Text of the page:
Update: 929 pm – When the consultants called the 16′ travel lanes “shared lanes,” I assumed they meant that the lanes would have Sharrows. I was wrong. They’re just proposing two 16′ mixed use lanes, which under state law cyclists have to stay to the right in.
Bicyclists, both those that live in Beverly Hills and those that bike through it, are hoping that a Blue Ribbon Commission that was formed to discuss the redesign of Santa Monica Boulevard will finally create the backbone of a bicycling network in Beverly Hills. However, a new report by consultants hired by the city makes that outcome less likely. The report was released just days before the Blue Ribbon Committee meets for the last time tomorrow to make recommendations to the City Council.
In truth, this wasn’t supposed to be a debate about bicycle lanes. The Commission’s goal was to redesign the street with an attractive median and not impact mixed-use traffic flow. When the consultants returned with a plan to change the road design so that there would be a planted median with two twelve foot travel lanes on each side, Mark Elliott, the organizer of Better Bike Beverly Hills who sits on the committee noted that the design could create problems for car drivers, as bicyclists would take the lane (as they are allowed to under state law) and cars would have to wait or pass them.
The widening of Santa Monica Boulevard has been controversial, but with safe passing and vehicle speed issues on the table, the city seemed willing to reconsider. All of a sudden, bike lanes were on the table again.
“The reconstruction of Santa Monica Boulevard is a once-in-a-generation opportunity to remake our signature corridor as a multimodal complete street. But that wasn’t on the table when the city began this process,” writes Elliott. “Were it not for our dogged support for multi-modal mobility and the support of riders, this corridor would simply remain a motor corridor like it is today.”
Elliott led a pretty impressive media campaign, getting published in all of the myriad of media sources available in Beverly Hills. The Los Angeles County Bicycle Coalition also got involved, writing letters to the City Council and encouraging people to attend the three public hearings held on the street design. The first two meetings were dominated by bicycling advocates. The third is tomorrow night.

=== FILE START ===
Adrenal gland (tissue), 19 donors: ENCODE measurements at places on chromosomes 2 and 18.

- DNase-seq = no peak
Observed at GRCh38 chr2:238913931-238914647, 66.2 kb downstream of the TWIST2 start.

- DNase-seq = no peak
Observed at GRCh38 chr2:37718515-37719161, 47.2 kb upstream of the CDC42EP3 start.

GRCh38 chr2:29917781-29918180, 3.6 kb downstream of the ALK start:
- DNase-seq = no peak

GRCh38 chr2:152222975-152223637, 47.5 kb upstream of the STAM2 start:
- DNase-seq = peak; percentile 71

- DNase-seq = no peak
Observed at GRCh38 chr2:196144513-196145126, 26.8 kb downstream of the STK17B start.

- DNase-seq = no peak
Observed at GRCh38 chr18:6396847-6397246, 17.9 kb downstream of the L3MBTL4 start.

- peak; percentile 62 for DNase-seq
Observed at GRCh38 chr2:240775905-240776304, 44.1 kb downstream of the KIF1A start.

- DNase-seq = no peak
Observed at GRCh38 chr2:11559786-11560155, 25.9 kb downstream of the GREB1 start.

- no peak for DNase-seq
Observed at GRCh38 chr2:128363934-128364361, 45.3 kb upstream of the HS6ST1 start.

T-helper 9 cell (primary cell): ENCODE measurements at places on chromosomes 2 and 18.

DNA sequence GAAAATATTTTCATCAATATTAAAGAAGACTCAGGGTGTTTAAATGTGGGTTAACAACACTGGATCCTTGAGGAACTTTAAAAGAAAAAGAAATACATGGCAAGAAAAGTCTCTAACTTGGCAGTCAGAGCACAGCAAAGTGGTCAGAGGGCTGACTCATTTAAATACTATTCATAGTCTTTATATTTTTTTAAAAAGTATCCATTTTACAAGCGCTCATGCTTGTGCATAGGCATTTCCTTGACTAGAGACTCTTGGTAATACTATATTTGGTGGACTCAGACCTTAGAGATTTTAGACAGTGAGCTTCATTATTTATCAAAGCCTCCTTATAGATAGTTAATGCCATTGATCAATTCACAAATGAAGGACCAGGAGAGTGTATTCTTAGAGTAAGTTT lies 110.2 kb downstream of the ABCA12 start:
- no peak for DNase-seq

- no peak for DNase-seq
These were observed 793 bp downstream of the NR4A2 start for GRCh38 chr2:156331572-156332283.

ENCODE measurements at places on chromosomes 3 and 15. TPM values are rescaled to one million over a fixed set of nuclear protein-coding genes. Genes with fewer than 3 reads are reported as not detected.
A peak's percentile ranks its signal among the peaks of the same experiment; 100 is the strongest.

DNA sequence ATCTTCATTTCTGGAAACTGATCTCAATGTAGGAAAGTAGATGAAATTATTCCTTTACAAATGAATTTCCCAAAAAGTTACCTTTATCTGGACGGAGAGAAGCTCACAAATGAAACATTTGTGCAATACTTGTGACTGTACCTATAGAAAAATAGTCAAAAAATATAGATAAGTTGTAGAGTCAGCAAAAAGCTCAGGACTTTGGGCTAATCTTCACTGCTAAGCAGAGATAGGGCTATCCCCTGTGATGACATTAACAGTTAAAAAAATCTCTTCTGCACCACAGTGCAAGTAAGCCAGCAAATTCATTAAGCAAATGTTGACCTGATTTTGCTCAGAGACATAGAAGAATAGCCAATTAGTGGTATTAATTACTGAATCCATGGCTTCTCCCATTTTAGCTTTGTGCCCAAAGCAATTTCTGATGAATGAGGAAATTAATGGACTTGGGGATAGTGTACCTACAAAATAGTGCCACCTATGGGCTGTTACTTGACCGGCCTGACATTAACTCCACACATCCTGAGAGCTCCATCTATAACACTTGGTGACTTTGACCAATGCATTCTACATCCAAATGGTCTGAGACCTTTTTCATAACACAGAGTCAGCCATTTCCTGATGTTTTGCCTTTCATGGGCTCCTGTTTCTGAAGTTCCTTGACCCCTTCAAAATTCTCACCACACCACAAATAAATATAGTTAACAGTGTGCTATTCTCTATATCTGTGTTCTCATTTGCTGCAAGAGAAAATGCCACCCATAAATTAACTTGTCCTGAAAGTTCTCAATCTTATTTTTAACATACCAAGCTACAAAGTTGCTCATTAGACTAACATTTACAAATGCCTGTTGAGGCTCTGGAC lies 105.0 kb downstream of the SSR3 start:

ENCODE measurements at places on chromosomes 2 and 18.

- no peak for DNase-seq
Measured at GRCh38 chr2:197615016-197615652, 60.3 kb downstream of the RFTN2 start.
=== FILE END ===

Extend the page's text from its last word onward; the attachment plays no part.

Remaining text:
But just when it seemed that bicycle lanes would finally be added to the mix, the city’s consultants released their own recommended plan for city action. The recommended plan does call for the widening of Santa Monica Boulevard, but oddly does not include bicycle lanes. Instead, the consultants outlined a plan for a 16 foot lane on the outside of the right of way.
In other words: a controversial road widening is doable. But bicycle lanes? What are we, Culver City?
“It seems pre-cooked: an end run around the many members of the public who addressed the committee and are seeking a striped lane simply to make it safe for us to ride a corridor where 50,000 vehicle ply it daily,” Elliott continues. “We have stoplights and sidewalks and crosswalks; why not facilities for safe cycling?”
While a strong turnout is expected at tomorrow night’s commission meeting, the final decision on the road design rests with the City Council. The Council is expected to vote on the matter in February, and could overturn the Commission’s decision, no matter which way it goes.”
Beverly Hills City Council’s votes are oft determined by a swing vote. Mayor John Mirisch and Vice-Mayor Lili Bosse are both vocal supporters of bicycle lanes. Mirisch spoke of the importance of creating a safe and inviting bicycle and pedestrian environment in his installation speech. Bosse appointed Elliott to the Blue Ribbon Commission. On a five member Council, only one more vote is needed to insure that bicyclists, both those in the city and those passing through, have a safe place to ride.
Tomorrow’s meeting of the Blue Ribbon Commission begins at 6:oo pm in Beverly Hills City Hall.